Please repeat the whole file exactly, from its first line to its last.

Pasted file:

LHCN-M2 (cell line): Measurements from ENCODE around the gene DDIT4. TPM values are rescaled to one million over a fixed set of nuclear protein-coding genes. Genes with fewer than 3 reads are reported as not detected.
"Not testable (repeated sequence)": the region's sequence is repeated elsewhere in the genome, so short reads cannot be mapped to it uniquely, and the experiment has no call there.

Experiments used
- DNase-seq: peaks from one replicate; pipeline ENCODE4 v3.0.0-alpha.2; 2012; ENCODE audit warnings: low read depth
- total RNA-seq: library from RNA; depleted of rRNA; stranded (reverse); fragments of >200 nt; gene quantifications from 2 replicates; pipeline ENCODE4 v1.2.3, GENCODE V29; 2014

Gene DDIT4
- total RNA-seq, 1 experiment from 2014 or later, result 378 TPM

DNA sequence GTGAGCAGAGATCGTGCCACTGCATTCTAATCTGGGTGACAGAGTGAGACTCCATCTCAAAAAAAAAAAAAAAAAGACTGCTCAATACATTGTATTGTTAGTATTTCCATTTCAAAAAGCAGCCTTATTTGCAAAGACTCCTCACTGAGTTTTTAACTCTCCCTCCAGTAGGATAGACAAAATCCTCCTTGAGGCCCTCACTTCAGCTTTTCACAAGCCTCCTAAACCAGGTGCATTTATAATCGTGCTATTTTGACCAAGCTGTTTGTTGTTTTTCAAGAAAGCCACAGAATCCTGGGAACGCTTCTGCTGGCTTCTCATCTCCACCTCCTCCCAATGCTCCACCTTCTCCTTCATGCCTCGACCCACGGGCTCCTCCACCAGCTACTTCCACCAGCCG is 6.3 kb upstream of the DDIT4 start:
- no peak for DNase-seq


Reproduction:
LHCN-M2 (cell line): Measurements from ENCODE around the gene DDIT4. TPM values are rescaled to one million over a fixed set of nuclear protein-coding genes. Genes with fewer than 3 reads are reported as not detected.
"Not testable (repeated sequence)": the region's sequence is repeated elsewhere in the genome, so short reads cannot be mapped to it uniquely, and the experiment has no call there.

Experiments used
- DNase-seq: peaks from one replicate; pipeline ENCODE4 v3.0.0-alpha.2; 2012; ENCODE audit warnings: low read depth
- total RNA-seq: library from RNA; depleted of rRNA; stranded (reverse); fragments of >200 nt; gene quantifications from 2 replicates; pipeline ENCODE4 v1.2.3, GENCODE V29; 2014

Gene DDIT4
- total RNA-seq, 1 experiment from 2014 or later, result 378 TPM

DNA sequence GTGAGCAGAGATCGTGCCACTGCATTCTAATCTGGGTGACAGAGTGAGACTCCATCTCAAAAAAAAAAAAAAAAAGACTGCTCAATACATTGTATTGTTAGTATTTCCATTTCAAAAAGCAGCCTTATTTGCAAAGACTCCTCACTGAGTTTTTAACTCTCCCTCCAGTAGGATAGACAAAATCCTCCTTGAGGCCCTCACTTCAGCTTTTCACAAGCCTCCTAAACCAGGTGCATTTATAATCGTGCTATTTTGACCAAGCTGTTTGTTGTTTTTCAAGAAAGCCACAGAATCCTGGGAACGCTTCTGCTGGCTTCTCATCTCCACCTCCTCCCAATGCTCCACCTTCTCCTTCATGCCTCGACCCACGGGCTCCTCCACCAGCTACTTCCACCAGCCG is 6.3 kb upstream of the DDIT4 start:
- no peak for DNase-seq